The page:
Emma York Marzolf

Emma Marzolf is a conservation grower at the North Carolina Botanical Garden. She collects native seeds from wild plant populations across North Carolina and then grows and stores them for future seed restoration efforts.

Emma Marzolfphoto by Megan May
March 4th, 2020

Q: When you were a child, what was your response to this question: “What do you want to be when you grow up?”

A: I was curious about a lot as a child, and I’m still a very curious adult. Some of my answers included a chef, an FBI agent, a veterinarian, and a zoologist — I loved the kid show “Zoboomafoo.” I was all over the place, but I think I always knew I wanted to be very active. My work now is very active, and I love that aspect of it.

Q: Share the pivotal moment in your life that helped you choose your field of study.

A: During the first two years of my undergraduate degree, I was majoring in music and enrolled in a biology class to fulfill a curriculum requirement. It sparked my interest in science, and I decided to take more natural science classes. Mid-sophomore year, I switched my major to biology. In my last two years, I completed a research project investigating the ecology of a rare plant species called Helonias bullata, commonly called swamp pink. Studying this plant and learning about the threats that native species face was the catalyst for my decision to continue studying plants and to pursue a career in native plant conservation. I was determined to do everything I could to better understand native plants and to advocate for their protection in natural areas.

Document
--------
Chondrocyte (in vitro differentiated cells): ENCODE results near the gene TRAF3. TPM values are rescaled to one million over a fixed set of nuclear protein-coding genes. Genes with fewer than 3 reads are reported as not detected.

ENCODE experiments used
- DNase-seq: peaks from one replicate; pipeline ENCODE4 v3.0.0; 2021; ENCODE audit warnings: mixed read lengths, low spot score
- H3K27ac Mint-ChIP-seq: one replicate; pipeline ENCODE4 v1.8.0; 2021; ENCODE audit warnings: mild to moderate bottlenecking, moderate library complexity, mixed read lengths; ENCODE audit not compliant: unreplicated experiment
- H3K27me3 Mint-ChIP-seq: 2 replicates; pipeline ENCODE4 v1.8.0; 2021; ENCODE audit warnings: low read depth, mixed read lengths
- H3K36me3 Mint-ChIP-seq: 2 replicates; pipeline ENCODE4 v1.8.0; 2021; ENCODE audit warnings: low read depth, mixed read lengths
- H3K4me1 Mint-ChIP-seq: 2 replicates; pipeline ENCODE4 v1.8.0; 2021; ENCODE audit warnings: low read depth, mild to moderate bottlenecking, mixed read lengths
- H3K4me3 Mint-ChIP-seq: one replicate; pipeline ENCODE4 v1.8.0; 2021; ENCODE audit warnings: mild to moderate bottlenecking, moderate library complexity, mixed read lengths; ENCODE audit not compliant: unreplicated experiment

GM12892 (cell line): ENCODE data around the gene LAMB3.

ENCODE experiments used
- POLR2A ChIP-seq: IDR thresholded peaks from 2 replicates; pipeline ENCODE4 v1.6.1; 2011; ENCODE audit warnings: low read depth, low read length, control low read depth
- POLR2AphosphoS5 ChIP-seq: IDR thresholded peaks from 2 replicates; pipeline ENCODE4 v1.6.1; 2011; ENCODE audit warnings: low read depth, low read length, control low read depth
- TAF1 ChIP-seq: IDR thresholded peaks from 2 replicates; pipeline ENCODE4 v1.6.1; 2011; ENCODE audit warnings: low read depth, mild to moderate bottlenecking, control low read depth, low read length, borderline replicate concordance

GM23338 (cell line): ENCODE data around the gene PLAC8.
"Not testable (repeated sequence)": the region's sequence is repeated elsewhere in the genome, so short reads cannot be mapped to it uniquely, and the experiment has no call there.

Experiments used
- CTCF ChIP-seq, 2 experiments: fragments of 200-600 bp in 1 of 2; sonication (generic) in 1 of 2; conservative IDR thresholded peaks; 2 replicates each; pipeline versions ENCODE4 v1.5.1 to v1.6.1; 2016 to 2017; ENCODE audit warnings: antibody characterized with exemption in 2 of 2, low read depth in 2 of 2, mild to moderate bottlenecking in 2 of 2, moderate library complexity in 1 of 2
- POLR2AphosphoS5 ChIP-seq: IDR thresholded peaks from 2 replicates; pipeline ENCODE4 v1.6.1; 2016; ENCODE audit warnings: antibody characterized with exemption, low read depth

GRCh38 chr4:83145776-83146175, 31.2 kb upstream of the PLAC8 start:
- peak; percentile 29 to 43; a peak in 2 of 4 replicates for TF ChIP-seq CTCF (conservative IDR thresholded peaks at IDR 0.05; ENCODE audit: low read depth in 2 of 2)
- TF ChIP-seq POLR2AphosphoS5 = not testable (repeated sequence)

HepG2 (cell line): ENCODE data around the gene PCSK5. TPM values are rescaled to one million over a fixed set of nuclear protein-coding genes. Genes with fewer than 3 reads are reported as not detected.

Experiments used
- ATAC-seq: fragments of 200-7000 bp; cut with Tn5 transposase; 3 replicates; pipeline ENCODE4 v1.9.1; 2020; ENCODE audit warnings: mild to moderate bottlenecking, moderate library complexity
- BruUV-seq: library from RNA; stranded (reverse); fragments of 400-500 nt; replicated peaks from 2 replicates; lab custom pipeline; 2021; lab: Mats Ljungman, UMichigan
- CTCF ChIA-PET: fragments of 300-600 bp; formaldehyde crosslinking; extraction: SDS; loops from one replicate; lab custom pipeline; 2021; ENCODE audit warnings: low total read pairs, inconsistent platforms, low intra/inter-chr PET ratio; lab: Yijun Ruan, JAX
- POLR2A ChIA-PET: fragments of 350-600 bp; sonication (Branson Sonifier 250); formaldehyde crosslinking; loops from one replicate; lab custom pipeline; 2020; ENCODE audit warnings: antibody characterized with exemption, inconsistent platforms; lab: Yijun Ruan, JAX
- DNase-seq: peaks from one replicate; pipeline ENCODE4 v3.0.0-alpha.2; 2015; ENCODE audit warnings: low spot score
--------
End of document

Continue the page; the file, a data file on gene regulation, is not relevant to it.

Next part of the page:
Emma Marzolf and her husband Nick pose in front of a glacial lake and mountains

Marzolf and her husband Nick enjoy hiking together and recently visited the Canadian Rocky Mountains.

Q: Tell us about a time you encountered a tricky problem. How did you handle it and what did you learn from it?

A: When working with nature, you must come up with solutions on the spot. The equipment that I have worked with in the past is not very complicated and most of the time is something made in the lab such as a piece of PVC pipe used to measure vegetation. The reason to use something like this is because it is consistent and can be easily carried in the field through dense vegetation and, if you leave it behind, you can typically recreate it in some way with whatever materials you have. It’s not uncommon to be out in the field several miles away from the office when you discover you’ve forgotten a piece of equipment, but you still need to get the work done. The plants aren’t going to hold off on dropping their seed or extend their flowering time to wait on you to come back next week when you’re prepared.

Q: Describe your research in 5 words.

A: Fostering seeds for the future.

Q: What are your passions outside of research?

A: I enjoy baking. I always loved baking with my mom when I was a kid. I am not even close to being as awesome as her, but I love trying different recipes. I’m also obsessed with the “Great British Baking Show,” but who isn’t — am I right?

I’m also curious about birds and their behavior, so bird watching is one of my favorite things to do outside of work. I thought that I wanted to research birds at one point, but decided they move around too much and that makes them difficult to identify. It was too much pressure. Now I just watch them and try to identify for fun.

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